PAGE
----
In Act 4 Scene 2, an unnamed messenger abruptly arrives to warn Lady Macduff:
Bless you, fair dame! I am not to you known,
Though in your state of honour I am perfect.
I doubt some danger does approach you nearly:
If you will take a homely man's advice,
Be not found here; hence, with your little ones.
To fright you thus, methinks, I am too savage;
To do worse to you were fell cruelty,
Which is too nigh your person. Heaven preserve you!
I dare abide no longer.
I gave this speech to Lady Macbeth, as an expression of guilt on the path to madness. It seemed to add something. 

A few years later, on my first trip to Stratford-upon-Avon, I encountered a display that included Olivier's Macbeth costume. I was struck by the scale: Olivier was much shorter than I had expected (he was 5'10" or 178 cm). Still, being face-to-face with such formidable yet familiar theatre history became too much. I gently tore off a small piece of leather, no bigger than half a thumbnail, and pocketed it. I still have it.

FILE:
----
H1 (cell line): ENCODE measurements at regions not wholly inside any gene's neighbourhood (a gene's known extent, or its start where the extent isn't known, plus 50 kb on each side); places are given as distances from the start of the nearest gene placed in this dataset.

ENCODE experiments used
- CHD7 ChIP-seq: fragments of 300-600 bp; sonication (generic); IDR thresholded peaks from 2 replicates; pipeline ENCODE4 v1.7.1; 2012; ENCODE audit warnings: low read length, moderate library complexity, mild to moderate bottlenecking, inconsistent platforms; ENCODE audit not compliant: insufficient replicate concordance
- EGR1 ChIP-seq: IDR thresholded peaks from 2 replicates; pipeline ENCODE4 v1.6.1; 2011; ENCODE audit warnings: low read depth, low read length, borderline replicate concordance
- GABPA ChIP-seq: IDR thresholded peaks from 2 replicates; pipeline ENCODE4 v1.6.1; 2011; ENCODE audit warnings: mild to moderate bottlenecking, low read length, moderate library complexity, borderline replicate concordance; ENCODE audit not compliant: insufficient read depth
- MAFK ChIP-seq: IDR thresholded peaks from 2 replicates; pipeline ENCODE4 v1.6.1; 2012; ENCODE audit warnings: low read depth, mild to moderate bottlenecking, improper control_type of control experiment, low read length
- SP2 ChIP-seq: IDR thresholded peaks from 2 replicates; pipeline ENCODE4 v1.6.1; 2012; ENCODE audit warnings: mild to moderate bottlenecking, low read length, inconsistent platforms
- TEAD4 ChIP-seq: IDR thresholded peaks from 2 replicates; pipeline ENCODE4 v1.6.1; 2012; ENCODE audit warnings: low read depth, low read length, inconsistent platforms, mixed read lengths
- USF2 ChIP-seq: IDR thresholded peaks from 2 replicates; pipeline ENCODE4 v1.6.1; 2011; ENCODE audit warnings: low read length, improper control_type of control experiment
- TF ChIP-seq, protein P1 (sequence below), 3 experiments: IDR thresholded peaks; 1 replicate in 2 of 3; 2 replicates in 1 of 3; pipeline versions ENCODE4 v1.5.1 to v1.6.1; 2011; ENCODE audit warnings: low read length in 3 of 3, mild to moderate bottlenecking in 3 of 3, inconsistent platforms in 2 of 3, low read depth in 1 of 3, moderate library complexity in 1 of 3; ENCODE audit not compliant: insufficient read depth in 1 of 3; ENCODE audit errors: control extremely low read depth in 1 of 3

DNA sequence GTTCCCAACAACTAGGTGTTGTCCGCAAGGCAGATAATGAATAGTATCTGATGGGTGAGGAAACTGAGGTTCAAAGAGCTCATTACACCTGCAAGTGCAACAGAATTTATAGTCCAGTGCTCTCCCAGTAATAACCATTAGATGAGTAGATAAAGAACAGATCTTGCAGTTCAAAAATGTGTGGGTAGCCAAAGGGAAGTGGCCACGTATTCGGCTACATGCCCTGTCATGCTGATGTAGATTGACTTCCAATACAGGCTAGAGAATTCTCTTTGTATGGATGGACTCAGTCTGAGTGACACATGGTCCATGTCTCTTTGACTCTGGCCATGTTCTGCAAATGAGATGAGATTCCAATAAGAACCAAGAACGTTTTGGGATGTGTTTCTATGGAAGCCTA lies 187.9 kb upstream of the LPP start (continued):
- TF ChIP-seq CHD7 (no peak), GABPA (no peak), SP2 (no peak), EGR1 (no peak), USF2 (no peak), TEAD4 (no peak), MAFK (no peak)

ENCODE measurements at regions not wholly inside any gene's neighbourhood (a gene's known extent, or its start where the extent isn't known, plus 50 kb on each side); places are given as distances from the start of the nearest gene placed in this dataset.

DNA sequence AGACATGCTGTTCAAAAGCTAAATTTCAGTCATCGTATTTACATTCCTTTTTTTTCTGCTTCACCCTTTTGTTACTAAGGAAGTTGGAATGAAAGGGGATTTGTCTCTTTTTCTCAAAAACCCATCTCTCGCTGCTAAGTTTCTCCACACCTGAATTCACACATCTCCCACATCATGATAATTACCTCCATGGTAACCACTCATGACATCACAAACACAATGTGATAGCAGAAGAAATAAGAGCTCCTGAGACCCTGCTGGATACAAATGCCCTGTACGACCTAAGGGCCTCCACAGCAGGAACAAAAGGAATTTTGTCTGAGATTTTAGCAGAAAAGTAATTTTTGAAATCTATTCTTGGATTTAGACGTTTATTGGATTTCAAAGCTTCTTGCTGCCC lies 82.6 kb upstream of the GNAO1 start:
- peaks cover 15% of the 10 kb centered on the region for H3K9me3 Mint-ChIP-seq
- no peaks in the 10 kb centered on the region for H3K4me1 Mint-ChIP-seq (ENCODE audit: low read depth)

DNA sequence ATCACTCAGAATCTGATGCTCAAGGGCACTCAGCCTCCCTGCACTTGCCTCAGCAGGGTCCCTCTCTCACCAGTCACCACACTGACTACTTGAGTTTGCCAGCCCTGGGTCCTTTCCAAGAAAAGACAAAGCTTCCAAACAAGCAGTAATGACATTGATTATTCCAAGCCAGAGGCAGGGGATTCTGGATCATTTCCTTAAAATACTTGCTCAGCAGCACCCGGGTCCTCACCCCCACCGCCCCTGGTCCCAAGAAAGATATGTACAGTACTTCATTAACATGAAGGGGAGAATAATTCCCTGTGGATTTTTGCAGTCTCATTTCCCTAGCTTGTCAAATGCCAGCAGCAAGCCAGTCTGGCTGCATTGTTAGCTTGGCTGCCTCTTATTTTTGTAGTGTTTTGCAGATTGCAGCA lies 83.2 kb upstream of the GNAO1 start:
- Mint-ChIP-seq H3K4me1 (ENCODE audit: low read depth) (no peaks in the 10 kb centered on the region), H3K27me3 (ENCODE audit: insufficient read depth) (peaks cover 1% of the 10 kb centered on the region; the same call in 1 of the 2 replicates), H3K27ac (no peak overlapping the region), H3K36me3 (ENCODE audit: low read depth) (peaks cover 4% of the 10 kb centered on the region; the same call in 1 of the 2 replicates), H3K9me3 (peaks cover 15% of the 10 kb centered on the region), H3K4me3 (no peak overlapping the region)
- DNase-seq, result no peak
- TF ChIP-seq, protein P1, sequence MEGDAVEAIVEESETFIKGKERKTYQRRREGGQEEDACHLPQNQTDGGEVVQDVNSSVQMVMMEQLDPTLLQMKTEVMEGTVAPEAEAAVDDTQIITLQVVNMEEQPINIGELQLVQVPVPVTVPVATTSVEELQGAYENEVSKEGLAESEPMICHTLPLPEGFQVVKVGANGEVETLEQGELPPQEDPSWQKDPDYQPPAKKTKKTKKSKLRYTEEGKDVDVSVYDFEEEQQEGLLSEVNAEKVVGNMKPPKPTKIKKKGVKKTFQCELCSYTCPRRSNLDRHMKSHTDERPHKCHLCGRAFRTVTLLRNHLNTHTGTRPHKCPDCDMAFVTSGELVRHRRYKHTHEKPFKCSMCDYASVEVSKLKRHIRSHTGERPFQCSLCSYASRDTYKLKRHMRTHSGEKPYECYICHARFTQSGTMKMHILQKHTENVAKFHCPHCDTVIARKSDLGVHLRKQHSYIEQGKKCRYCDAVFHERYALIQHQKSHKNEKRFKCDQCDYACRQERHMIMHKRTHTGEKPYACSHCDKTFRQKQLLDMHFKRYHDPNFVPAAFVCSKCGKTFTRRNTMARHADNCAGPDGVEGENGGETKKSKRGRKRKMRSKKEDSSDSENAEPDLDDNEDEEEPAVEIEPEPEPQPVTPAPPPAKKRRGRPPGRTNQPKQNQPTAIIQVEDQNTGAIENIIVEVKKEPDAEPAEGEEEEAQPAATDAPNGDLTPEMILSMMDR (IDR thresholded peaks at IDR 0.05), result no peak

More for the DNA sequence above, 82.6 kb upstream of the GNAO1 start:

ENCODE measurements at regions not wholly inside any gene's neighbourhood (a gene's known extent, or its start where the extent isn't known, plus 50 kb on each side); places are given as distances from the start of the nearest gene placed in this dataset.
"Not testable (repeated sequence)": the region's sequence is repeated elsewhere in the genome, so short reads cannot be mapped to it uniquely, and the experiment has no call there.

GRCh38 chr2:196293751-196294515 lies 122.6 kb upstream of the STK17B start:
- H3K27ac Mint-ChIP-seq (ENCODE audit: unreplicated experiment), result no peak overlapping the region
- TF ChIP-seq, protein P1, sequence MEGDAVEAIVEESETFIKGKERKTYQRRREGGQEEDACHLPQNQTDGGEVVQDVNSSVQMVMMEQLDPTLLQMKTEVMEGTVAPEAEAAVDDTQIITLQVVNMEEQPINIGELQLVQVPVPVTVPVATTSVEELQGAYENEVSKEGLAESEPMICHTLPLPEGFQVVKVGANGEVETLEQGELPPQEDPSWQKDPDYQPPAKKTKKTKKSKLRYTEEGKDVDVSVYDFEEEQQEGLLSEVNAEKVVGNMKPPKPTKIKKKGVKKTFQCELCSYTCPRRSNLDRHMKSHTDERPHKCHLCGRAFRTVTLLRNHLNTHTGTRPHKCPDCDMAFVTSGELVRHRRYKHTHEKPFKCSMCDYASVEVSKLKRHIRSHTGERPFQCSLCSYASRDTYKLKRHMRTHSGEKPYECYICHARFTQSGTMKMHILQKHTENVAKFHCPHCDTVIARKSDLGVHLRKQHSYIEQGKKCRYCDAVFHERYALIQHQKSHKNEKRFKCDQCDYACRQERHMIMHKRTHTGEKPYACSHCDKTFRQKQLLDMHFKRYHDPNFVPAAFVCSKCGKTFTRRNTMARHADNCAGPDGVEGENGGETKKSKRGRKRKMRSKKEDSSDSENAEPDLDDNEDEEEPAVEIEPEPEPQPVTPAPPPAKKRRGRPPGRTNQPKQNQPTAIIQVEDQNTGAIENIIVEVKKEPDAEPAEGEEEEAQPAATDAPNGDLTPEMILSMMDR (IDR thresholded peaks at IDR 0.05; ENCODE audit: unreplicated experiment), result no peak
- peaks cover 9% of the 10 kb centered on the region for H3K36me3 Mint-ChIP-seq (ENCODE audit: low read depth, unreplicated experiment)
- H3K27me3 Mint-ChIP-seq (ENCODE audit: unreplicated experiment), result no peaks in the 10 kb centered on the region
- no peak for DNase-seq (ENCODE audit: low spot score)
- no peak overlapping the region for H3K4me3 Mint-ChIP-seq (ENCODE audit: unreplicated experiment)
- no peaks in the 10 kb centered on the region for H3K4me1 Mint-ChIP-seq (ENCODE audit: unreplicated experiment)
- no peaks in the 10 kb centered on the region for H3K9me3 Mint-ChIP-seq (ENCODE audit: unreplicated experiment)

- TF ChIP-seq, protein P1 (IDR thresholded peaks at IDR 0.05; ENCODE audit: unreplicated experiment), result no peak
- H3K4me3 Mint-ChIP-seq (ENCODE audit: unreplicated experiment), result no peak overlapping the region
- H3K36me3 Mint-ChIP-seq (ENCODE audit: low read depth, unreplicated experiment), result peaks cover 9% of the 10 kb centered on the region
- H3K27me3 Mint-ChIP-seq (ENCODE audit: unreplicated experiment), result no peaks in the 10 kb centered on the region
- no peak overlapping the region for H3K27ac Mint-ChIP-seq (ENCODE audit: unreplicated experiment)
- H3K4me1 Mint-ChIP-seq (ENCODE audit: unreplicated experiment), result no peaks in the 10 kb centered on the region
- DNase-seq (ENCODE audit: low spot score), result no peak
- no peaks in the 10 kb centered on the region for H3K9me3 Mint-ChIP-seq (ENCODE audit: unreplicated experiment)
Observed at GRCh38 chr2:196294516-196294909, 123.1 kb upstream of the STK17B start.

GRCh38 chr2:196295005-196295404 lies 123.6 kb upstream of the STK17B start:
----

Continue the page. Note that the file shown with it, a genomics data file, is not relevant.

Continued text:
I have an uneasy relationship with this play. I've encountered it maybe a dozen times in theatres big and small and I can't say I've ever seen it 'work'. Perhaps in lacking a subplot it lacks the human variety of the other tragedies. Perhaps the unrelenting poetry, unleavened by much prose, burdens the ear. Perhaps the supernatural gets silly. It's a play that seems to attract missteps. The most recent Macbeth I've seen - the 2014 Queensland Theatre Company production directed by Michael Attenborough - certainly felt like that. It was a surprising cultural throwback - the most slowly spoken Shakespeare I've ever encountered, mostly with English accents, and presented in a 'stand and deliver' style that I thought we'd left behind. Perhaps it was not surprising that Macbeth should be the vehicle. 

While Macbeth has an uneasy relationship with the theatre, it's no doubt a great dramatic poem. The patterning of imagery is mature and rich. Perhaps that's why Trevor Nunn's 1976 RSC production, with Ian McKellen and Judi Dench, performed in-the-round in the RSC's 150-seat Other Place theatre and then recorded on video in 1978, remains the best version I've seen. It was the play as lived poem, delivered with intimate and human detail.  

Encounters in the open